• Korean Companies in Europe, Nine out of Ten Have “Serious” Damage from COVID-19
    2020-03-30 hit 1256

    Korean Companies in Europe, Nine out of Ten Have Serious Damage from COVID-19

    - KITA conducted emergency survey of 80 companies Urgent to resolve sales decline and transportation difficulties caused by the spread of coronavirus -

    90 percent of Korean companies operating in Europe reported severe damage from COVID-19.


    According to the Urgent Survey on the COVID-19 Damage Status of Korean companies in Europe conducted by the Brussels Branch of the Korea International Trade Association (Chairman: Kim Young-Ju) for three days from March 25th to 27th, of 80 member companies to the Korea Business Association Europe, 51 percent said their damage is very serious, while 39 percent said somewhat serious. It indicates that 90 percent of the Korean businesses in Europe is suffering from COVID-19. 


    The survey shows that the companies are suffering mainly from ‘the sales decline due to a decrease in local demand’ (69%), followed by ‘the suspension of sales channels such as dealer shops and branches’ (58%), 'logistics and transport difficulties' (43%) and 'cancellation of exhibitions and meetings with buyers' (39%).


    43 percent of the respondents expected the COVID-19 pandemic to start easing in June and 28 percent forecast in May and most of them were concerned about the long-term damage. The businesses anticipated that their sales would drop by ‘10-20% in April’, ‘20-30% in May’ and ‘30-40% in June’ and the damage would be greater as the coronavirus continues to spread longer.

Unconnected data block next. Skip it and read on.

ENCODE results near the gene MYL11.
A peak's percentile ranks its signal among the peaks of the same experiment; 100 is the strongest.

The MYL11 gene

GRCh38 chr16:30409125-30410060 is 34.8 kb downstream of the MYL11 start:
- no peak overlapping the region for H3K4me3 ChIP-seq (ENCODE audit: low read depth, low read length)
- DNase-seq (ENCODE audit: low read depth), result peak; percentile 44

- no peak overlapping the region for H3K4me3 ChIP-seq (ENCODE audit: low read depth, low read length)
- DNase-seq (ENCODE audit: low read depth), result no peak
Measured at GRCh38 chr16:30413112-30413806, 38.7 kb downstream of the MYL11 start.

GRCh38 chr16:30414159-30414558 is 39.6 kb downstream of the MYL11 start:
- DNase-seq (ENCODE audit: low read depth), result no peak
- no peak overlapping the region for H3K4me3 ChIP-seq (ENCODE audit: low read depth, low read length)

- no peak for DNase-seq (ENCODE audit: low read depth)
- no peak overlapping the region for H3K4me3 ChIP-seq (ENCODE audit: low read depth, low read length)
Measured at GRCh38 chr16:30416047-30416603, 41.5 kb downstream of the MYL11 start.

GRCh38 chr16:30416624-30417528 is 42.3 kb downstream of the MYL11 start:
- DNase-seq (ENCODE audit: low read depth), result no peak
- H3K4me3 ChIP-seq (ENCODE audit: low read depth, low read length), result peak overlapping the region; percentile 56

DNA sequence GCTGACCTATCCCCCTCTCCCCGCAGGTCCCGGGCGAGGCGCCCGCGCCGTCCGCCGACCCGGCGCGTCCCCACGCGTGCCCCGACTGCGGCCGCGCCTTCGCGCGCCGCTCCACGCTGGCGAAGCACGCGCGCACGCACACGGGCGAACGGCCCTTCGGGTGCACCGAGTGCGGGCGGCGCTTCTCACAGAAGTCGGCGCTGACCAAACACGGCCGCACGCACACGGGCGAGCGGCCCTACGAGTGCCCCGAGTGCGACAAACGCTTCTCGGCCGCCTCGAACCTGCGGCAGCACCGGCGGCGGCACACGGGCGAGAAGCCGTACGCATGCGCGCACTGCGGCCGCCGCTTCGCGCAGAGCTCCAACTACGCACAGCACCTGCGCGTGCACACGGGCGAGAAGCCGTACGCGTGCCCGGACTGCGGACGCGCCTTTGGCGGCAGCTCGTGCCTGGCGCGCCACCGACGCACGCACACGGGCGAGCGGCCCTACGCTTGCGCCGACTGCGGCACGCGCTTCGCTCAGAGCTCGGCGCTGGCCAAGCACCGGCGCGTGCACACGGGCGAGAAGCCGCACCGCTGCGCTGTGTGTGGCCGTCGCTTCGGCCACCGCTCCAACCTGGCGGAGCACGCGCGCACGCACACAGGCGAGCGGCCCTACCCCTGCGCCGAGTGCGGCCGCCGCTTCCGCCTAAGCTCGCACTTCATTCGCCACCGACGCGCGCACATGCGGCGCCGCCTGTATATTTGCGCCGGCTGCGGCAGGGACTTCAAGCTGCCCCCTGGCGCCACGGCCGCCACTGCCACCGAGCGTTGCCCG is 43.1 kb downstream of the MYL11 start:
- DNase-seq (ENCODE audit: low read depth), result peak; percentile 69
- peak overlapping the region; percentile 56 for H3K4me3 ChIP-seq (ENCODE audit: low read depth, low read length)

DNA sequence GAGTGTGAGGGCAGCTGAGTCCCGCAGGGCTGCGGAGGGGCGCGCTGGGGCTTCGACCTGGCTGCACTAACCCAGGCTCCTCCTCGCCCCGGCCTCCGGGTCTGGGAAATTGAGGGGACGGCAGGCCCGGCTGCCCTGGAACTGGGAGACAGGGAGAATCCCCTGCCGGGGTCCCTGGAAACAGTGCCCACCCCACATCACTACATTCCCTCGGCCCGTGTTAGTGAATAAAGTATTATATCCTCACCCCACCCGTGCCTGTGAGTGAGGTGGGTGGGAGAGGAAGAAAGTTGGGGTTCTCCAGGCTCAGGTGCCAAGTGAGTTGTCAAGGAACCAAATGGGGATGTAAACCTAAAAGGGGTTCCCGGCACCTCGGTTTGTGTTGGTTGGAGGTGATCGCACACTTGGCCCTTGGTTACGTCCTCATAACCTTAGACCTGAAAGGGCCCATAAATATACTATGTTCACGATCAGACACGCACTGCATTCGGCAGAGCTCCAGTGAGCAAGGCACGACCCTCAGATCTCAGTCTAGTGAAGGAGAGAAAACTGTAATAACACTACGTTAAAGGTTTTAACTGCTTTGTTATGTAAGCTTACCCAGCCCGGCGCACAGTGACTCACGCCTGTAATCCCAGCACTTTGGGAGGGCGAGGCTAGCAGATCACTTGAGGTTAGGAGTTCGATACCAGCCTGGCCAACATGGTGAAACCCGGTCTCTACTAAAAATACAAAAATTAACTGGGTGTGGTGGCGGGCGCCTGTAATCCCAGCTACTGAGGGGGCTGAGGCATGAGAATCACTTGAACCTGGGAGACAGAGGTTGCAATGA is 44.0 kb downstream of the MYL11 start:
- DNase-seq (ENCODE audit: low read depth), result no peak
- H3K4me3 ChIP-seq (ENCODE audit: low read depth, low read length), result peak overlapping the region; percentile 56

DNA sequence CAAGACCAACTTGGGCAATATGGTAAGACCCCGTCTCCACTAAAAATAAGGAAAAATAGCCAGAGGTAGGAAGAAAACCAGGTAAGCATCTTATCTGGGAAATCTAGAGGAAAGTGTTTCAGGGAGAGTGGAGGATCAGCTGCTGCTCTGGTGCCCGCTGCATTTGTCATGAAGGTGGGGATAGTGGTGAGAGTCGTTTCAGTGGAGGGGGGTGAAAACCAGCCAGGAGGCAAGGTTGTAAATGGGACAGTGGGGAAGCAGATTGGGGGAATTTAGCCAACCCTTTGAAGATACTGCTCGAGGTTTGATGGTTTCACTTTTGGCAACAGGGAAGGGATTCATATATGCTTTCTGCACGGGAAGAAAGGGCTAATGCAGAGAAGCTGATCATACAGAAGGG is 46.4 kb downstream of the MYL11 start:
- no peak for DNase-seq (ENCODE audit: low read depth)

The companies are responding to the situation with ‘adjustment and cancellation of production volume and existing orders’ (53%), ‘reduction of workforce’ (41%), ‘working on alternatives to logistics and transportation’ (25%), ‘requesting local government funding’ (24%), etc.


    As the urgent request for the Korean government, 24 percent of the companies said that they would like the government to resolve ‘logistics and shipping problems’ and 3 percent said ‘difficulties with customs’, with some mentioning ‘difficulties in business trips due to entry bans by the European Union’. 


    Park Yeon-woo, the head of Brussels Branch of the Korea International Trade Association, said, European countries strictly control not only business activities such as exhibitions, conferences and outdoor activities, but also daily activities in order to prevent the spread of coronavirus and it damages business operations, and added, Korean companies need to promote Untact Marketing such as video consultations and online public relations to be prepared for the prolonged coronavirus pandemic as well as telecommuting.

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